Like many baby boomers, I’ve always dreamed of buying a winter home for my retirement, a place where the sun shines and the palm trees wave while the cold winds are blowing back home. I’ve spent a lot of time looking for just the right spot: Mexico, Panama, Ecuador. But along the way, a question occurred to me: should I really buy my winter hideaway, or just rent?
Buying a winter home has worked for thousands of retirees, from Canada, the U.S. and Europe. In my series on retiring abroad last year, I spoke to two people who went a step further and bought a year-round home: Loren Chudy, who retired happily with his wife Jan to a small town in southern France; and Sue Martin, who chose a retirement in a sunny corner of Spain.
Both are still happy with their choices: Loren says he has no regrets, and still loves his French home. You can read about his life (and especially French food) in his blog, Radio Free Daglan. Sue, meanwhile, is using her Spanish home as a base for travelling around Europe with her husband Ian (seen here), as you can read in her blog, Memoirs of a Motor Home.
However, I also talked to Allan Prout, who has spent many winters renting a place in Puerto Vallarta, Mexico, one of my favourite winter spots. He loves the city and its people, and wouldn’t trade it for anywhere else. He’s going back again this year — but he’s not sorry he didn’t buy a home there.
So, is it really worth buying a winter home in a foreign country? Here’s a look at the upside and downside of buying a winter home.
It’s your home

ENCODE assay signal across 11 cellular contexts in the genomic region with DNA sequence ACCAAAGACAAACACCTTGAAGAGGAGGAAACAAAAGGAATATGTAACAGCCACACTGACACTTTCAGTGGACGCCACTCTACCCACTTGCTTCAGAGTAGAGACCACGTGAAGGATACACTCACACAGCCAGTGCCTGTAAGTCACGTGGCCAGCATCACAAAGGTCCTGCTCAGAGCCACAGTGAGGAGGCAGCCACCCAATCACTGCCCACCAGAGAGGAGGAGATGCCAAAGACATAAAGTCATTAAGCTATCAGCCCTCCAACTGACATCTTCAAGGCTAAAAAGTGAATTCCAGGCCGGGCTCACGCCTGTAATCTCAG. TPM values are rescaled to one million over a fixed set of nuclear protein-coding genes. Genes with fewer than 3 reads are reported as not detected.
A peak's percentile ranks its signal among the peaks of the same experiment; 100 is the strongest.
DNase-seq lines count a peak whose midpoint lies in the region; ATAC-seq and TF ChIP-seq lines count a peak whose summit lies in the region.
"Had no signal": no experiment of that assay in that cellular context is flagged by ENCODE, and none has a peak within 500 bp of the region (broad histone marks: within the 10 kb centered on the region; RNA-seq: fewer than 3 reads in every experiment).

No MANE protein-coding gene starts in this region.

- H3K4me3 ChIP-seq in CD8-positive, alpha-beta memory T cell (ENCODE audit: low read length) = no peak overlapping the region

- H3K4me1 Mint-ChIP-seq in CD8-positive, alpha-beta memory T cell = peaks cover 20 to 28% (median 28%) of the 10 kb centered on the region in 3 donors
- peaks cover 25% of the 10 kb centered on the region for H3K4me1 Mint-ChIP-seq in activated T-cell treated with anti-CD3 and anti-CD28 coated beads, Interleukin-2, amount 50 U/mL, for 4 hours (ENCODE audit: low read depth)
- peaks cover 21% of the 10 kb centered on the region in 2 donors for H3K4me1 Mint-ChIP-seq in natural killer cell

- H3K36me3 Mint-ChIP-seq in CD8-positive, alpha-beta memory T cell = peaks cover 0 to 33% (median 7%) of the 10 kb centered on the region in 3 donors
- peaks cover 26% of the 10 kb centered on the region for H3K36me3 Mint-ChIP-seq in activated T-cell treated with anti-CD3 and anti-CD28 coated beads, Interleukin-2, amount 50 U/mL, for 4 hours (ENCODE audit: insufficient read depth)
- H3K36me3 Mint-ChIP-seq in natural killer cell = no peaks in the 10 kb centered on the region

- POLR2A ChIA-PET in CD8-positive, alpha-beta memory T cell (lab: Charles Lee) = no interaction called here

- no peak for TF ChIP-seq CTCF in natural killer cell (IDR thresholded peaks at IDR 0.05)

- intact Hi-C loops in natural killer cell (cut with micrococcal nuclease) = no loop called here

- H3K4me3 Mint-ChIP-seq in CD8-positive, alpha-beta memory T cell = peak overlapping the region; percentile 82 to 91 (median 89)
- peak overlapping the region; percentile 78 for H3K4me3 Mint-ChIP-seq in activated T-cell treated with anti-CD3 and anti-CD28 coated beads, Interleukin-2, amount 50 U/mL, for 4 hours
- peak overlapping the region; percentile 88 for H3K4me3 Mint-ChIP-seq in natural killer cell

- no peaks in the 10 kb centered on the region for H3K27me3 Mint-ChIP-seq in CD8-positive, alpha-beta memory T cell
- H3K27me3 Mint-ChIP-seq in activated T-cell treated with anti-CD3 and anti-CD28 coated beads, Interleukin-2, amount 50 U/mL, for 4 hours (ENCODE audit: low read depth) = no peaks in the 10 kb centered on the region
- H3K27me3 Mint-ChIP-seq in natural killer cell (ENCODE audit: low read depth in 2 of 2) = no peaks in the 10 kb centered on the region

There’s no denying that buying a place gives you a feeling of belonging. You’ve planted some roots, made a commitment; you own a piece of the country where you’ve chosen to spend your winters. As well, you have the comforts of home. You can plant a garden, choose the furniture and décor you want, equip the kitchen with everything you need to make your favourite dishes. It just feels different from a place you’ve rented for a couple of months.
You’re part of the community
Part of the adventure of retiring abroad is learning a new community and a new culture, and by buying a home, you become part of that community. You have a stake in its present and its future, and while you come from outside, you’re not really an outsider any more. Sue Martin, for example, was doing volunteer work at a local animal shelter when we first talked to her, and spending the rest of her time in the garden.
You’re in for the long term
If you buy your winter home wisely, you have a place you can escape to for years, or even decades to come. No landlord is going to tell you it’s not available this year because his cousin needs a place to stay. And if you decide you really love being there, you can think about leaving your old home behind and moving in permanently. That’s how many an expat started – in fact, most experts (including Loren) recommend spending six months or so in your new home before deciding to make it permanent.
It’s an investment
Making a profit is probably not the best reason to consider buying a retirement haven – lifestyle should come first. But as International Living magazine can attest, expatriates who buy in the right place at the right time can make a tidy profit in the long run. That’s especially true if you get there early, while the area is still developing. For example, real estate prices have gone up significantly since an influx of northerners began to settle in places like Costa Rica and Panama, and the early movers have seen their investments grow.
All that sounds great, but nothing’s perfect. As with any kind of investment, there are some costs involved, and some dangers, including: